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    China Chronology

    Beijing is Captured by the Mongols

    1214

    The year 1211 marked the beginning of the war between the Mongols and the Chin Dynasty. The Chin Dynasty was very powerful and was able to hold Genghis Khan (Temujin) and his Mongol army at bay for the first two years of the war. Throughout this time however, Temujin continued to build his forces and by 1213 had an army so powerful that they conquered all of the Chin territory up to China's Great Wall. From this strategic location, Temujin made the decision to split up his forces into three smaller armies in an attempt to break through the wall and finish his conquest of China. He sent his brother, Kasar, as the head of one of these armies east into Manchuria. He sent another army south toward Shan-si under command of his three oldest sons. Temujin led the third army, along with his son Tuli, towards Shan-Tung. The plan was a success as all three armies broke through the wall in different places. The battle for Beijing (Yenching) was long and tiresome, but the Mongols proved to be more powerful as they finally took the city in 1214, massacring its inhabitants. This opened the Yellow River valley to further Mongol ravages.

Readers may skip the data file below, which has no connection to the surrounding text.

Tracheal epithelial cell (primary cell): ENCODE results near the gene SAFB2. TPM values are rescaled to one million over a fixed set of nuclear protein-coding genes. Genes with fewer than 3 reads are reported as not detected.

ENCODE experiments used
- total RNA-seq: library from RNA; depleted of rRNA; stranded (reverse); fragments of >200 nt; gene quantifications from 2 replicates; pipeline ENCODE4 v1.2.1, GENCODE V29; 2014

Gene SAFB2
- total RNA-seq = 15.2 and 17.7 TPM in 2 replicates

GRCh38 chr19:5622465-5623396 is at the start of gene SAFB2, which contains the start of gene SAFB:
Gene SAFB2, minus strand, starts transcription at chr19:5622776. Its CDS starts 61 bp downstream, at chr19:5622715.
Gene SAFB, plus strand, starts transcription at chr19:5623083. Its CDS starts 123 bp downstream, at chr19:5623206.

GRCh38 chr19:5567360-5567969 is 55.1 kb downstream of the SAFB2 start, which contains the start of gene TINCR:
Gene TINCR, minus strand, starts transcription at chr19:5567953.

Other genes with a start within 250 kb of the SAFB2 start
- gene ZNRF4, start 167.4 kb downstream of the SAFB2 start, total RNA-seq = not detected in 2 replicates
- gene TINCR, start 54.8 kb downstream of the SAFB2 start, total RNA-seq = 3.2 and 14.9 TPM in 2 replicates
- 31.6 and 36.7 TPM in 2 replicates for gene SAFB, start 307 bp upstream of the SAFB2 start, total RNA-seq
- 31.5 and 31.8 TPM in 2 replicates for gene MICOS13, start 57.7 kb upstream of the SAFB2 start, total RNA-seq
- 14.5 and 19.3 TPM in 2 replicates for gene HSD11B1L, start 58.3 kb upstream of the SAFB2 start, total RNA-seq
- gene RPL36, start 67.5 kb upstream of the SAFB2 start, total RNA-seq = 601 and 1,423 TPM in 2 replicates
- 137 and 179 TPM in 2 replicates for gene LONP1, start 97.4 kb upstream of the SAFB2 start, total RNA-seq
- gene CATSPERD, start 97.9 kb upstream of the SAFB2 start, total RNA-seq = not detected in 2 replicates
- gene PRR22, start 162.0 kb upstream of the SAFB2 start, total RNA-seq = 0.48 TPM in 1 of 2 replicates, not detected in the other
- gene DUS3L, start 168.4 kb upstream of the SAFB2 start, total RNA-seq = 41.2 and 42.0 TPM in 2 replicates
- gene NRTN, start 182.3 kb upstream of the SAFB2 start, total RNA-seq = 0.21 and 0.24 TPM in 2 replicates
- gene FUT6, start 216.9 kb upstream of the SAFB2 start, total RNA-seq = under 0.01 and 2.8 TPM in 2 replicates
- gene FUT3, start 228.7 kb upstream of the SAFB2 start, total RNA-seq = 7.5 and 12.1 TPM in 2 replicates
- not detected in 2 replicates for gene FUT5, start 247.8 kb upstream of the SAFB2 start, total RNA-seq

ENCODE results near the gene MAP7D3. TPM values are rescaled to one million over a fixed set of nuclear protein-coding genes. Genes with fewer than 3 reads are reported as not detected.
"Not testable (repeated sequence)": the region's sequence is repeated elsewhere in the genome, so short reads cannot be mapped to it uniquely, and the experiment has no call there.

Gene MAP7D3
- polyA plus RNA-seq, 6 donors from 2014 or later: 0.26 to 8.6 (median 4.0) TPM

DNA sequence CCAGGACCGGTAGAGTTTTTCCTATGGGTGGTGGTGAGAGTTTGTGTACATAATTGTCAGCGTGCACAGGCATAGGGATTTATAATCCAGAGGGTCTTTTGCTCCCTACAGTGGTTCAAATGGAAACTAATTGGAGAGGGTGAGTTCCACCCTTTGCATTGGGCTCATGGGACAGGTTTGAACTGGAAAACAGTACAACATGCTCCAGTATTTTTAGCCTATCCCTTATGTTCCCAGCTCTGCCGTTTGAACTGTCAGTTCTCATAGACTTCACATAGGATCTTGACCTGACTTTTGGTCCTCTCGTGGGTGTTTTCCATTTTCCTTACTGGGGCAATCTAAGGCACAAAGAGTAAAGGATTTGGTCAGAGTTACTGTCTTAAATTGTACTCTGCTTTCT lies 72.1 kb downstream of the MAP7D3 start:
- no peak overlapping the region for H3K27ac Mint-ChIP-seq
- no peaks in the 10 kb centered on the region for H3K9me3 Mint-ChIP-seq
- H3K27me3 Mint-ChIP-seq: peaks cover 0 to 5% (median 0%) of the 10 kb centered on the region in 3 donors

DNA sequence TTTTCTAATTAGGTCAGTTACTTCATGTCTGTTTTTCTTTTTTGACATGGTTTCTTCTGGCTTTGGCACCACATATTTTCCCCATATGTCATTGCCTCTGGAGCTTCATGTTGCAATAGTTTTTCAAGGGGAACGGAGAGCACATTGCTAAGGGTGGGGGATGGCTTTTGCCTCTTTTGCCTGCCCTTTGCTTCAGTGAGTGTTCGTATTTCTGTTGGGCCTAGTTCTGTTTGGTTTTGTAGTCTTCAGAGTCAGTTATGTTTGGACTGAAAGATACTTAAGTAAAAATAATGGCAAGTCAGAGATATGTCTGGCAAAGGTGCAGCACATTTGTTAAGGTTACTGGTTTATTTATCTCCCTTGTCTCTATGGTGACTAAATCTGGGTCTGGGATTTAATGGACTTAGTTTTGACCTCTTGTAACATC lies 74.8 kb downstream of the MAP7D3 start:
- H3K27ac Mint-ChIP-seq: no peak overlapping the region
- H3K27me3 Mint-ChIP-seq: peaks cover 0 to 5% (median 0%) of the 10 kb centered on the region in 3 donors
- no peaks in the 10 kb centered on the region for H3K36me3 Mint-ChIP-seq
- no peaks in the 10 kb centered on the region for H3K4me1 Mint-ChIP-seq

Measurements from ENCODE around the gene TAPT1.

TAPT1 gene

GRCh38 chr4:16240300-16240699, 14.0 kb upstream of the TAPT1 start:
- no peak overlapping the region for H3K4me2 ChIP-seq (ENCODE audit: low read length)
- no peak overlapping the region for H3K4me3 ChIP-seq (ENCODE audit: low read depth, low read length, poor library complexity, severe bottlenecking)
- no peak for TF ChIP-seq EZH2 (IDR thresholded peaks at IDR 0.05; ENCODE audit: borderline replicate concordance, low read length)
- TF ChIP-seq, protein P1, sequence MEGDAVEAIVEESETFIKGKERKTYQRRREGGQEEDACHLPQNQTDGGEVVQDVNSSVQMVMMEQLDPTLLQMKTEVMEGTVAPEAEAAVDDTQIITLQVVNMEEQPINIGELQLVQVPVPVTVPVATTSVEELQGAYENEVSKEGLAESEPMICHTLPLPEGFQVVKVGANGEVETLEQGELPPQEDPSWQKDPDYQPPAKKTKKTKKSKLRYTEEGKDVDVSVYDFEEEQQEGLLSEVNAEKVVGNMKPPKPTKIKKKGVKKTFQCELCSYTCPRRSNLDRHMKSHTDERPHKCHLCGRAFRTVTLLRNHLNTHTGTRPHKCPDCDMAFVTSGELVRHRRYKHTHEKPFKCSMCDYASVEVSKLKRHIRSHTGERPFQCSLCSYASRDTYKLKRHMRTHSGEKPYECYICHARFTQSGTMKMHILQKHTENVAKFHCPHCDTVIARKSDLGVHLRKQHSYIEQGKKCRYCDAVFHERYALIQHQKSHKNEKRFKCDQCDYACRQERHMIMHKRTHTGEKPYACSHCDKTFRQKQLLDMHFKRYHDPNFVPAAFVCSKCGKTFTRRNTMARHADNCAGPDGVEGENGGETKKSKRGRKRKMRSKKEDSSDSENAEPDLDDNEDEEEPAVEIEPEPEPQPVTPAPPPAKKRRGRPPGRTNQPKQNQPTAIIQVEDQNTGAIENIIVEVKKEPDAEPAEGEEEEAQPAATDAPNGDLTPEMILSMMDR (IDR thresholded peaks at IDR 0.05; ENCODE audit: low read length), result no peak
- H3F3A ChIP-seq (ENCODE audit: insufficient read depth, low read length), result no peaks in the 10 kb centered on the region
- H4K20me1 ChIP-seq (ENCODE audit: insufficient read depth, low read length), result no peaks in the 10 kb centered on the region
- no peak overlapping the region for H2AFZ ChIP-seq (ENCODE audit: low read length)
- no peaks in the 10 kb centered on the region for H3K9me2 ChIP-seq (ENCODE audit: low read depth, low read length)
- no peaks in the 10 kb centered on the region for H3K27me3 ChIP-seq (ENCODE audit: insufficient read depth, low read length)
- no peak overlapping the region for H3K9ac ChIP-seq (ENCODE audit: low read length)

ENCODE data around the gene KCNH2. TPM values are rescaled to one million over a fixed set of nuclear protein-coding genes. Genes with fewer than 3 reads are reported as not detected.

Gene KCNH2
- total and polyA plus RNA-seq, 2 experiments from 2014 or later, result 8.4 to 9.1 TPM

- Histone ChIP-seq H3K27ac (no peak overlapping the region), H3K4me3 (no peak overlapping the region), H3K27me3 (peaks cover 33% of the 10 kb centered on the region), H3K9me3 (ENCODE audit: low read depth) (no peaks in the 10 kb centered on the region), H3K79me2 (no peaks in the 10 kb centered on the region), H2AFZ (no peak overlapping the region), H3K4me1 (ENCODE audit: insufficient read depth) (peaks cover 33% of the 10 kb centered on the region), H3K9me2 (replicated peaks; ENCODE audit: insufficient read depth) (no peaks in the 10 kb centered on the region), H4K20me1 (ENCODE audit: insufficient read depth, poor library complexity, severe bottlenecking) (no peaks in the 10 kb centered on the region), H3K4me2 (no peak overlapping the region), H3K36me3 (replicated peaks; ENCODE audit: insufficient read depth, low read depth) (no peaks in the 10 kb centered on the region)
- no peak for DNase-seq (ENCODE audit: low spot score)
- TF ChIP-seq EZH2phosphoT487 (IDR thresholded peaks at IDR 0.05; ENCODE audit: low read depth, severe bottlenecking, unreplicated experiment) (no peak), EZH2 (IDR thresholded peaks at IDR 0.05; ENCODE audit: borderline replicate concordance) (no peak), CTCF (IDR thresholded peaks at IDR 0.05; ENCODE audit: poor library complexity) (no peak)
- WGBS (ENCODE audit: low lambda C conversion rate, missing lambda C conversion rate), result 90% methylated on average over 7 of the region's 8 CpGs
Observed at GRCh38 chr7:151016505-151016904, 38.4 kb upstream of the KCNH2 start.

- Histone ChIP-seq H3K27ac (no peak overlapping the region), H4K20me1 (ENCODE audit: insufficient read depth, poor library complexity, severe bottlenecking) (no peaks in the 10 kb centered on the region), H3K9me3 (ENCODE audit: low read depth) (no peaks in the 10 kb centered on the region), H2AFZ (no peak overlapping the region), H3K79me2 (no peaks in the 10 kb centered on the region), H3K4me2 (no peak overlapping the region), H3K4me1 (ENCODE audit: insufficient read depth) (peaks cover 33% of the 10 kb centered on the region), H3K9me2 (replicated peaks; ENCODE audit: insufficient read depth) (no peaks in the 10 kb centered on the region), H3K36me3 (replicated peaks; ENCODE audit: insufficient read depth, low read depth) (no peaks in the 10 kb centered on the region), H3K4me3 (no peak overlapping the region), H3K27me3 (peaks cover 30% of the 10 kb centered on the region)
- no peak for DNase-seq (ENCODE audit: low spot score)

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    With this victory, Temujin turned his attention to Central Asia.

    Sources:

    Dupuy, R. Ernest, and Trevor N. Dupuy, The Encyclopedia of Military History (New York; Harper & Row Publisher, 1970).

    Eggenberger, David, A Dictionary of Battles , (New York; Thomas Y. Cowell Company, 1967)

    Prawdin, Michael, The Mongol Empire , (London; George Allen and Unmin LTD, 1961).

    Nagel's Encyclopedia-Guide China , (Geneva, Switzerland; Nagel Publishers, 1968).


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